Whilst horses and humans have very different digestive systems there are some ways in which they are similar in regard to food and eating. Just like some people there are horses who seem to only eat what they need, and there are horses who would eat everything in the feedroom, rounded off with a bale of hay given the chance. So should you let your horse decide how much forage it needs to eat?
It has long been believed that the horse has ‘nutritional wisdom’, meaning that it will select the nutrients and quantities of food that it actually needs. However there is very limited empirical data to back this claim up, and the modern leisure/ competition horse actually doesn’t have that much choice in what it eats.
Whilst no horse owner would let their horse choose how much concentrate feed to have (let’s be honest most horses would have far too much), many owners do allow there horse free access to hay. The idea being that they horse can continue eating, won’t become bored, and the risk of gastric ulcers may well be reduced. This sounds ideal, and many argue that the horse will only eat as much as it needs so that it will maintain a healthy weight, but is this true for all horses?
How much hay to feed?
Your horse should receive 1.5-2.5% of its actual or if overweight target body weight as supplementary feeding.
So if your horse is the correct weight and weighs 550kg and you feed 2% of its body weight then that would be 11kg to feed a day. Assume you feed a balancer or a small feed of 500g – 1kg then you have 10-10.5kg hay to give your horse per day.
If you have a horse who needs to lose weight then work from it’s target weight, and start with feeding 1.5%. You can always soak the hay to reduce calorie intake, but it is not recommended to feed less than 1.5% of body weight per day without consulting your vet.
Ab lib hay versus little and often
For some horses providing free range access to hay is the best and most practical way to feed them, for example horses living out often do well with access to a large round bale of hay. For horses who either have increased nutritional requirements, or are the correct weight they can have more access to forage, but what about the ‘good doers’ or overweight horses?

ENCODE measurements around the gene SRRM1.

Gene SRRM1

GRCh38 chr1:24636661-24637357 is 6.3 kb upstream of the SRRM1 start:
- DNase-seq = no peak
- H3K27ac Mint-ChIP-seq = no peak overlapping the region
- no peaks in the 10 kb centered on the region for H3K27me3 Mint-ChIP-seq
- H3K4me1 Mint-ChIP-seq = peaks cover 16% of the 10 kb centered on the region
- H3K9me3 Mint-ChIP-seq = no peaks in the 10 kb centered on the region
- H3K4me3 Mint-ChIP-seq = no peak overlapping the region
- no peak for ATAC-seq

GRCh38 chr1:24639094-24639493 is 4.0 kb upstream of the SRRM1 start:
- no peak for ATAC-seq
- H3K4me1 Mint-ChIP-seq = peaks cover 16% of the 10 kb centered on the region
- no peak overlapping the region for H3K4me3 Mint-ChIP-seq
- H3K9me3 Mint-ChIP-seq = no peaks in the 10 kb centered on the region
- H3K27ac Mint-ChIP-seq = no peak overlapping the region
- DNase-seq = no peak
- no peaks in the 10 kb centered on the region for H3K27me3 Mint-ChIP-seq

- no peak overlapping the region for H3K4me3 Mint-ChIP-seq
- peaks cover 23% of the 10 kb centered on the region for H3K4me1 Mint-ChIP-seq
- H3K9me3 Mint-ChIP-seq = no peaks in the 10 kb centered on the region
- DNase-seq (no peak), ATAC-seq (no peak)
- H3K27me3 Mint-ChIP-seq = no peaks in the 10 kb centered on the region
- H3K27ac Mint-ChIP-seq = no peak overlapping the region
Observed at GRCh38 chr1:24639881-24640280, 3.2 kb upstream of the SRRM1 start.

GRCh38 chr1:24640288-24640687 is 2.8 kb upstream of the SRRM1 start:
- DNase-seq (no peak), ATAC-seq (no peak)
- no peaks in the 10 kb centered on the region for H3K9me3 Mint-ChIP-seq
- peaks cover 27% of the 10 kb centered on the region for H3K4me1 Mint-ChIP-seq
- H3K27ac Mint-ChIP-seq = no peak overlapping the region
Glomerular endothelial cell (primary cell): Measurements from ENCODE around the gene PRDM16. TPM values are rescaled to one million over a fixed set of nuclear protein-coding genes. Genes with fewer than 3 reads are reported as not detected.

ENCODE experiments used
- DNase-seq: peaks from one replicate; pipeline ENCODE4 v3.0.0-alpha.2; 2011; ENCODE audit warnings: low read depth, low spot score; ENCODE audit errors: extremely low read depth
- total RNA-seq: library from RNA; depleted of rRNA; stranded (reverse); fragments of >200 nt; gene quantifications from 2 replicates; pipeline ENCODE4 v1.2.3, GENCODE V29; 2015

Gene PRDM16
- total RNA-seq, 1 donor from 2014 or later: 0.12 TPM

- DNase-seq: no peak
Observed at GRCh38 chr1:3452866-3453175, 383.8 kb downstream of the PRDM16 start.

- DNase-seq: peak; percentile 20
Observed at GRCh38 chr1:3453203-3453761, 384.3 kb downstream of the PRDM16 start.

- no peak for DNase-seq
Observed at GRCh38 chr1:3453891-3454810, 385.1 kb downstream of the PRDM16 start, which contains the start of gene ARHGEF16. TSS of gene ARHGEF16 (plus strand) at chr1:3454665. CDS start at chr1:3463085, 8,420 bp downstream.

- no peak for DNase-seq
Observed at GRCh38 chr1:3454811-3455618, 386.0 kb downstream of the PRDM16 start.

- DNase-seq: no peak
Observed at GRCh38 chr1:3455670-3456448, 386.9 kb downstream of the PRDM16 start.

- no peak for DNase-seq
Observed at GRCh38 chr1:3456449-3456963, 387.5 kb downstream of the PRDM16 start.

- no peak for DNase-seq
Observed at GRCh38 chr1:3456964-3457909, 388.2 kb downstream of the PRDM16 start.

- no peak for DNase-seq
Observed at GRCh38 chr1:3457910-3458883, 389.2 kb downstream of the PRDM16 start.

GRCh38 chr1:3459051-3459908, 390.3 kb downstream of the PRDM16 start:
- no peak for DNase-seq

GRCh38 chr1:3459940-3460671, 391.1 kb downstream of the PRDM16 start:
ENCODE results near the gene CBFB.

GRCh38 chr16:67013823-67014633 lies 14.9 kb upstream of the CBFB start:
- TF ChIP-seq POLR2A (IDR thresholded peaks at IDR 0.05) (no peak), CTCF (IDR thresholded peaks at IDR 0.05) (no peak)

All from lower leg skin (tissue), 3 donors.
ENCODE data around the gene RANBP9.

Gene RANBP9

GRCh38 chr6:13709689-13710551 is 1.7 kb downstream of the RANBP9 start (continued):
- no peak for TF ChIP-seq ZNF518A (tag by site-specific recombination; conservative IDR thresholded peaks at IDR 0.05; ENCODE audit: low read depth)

Horses that are stabled and given a ‘hay buffet’ will either eat too much hay, or use it as a bed or toilet area. Splitting up your horses’ hay ration into two ‘servings’, i.e a haynet at 4pm and another at 7 or 8pm would be an ideal way to slow them down. Using a small holed haynet, like a Trickle Net which is strong and robust, will allow your horse to continue to eat whilst slowing their intake down, making their hay last longer.
Does my horse know when to stop eating?
Horses which are overweight, or good-doers, may also be insulin resistant, which means that will also be resistant to another hormone called leptin. Leptin is a useful hormone which tells the brain that the horse has had enough to eat. The overweight horse effectively doesn’t have this ‘off- switch’ so it will continue to eat.
What’s in your hay?
Hay significantly differs in nutritional value and unless you have each batch of hay analysed you don’t really know how much goodness you might be providing. Hay can contain up to 20% sugar content, and batches will differ greatly. Hay made earlier in the season will be more calorific, hay made from predominantly ryegrass will contain a lot more goodness than hay made from a meadow grass mix. Whether the grass has been fertilised earlier in the growing season will also make a difference as well.
Many owners have no idea how much hay they actually feed- do you weigh hay out? You may well be providing more hay than your horse actually needs, not only wasting money but also not helping your horse to be in the best shape either.
I hope you have found this blog useful to help you decide how much hay your horse should receive. Please remember to consider how much hay your horse actually needs, the type of hay you are feeding, and don’t forget ways to provide more access to forage without allowing your horse to overeat and become obese.
If you’d like to learn more about feeding your horse you can register for details of our online Horse Nutrition course at the link below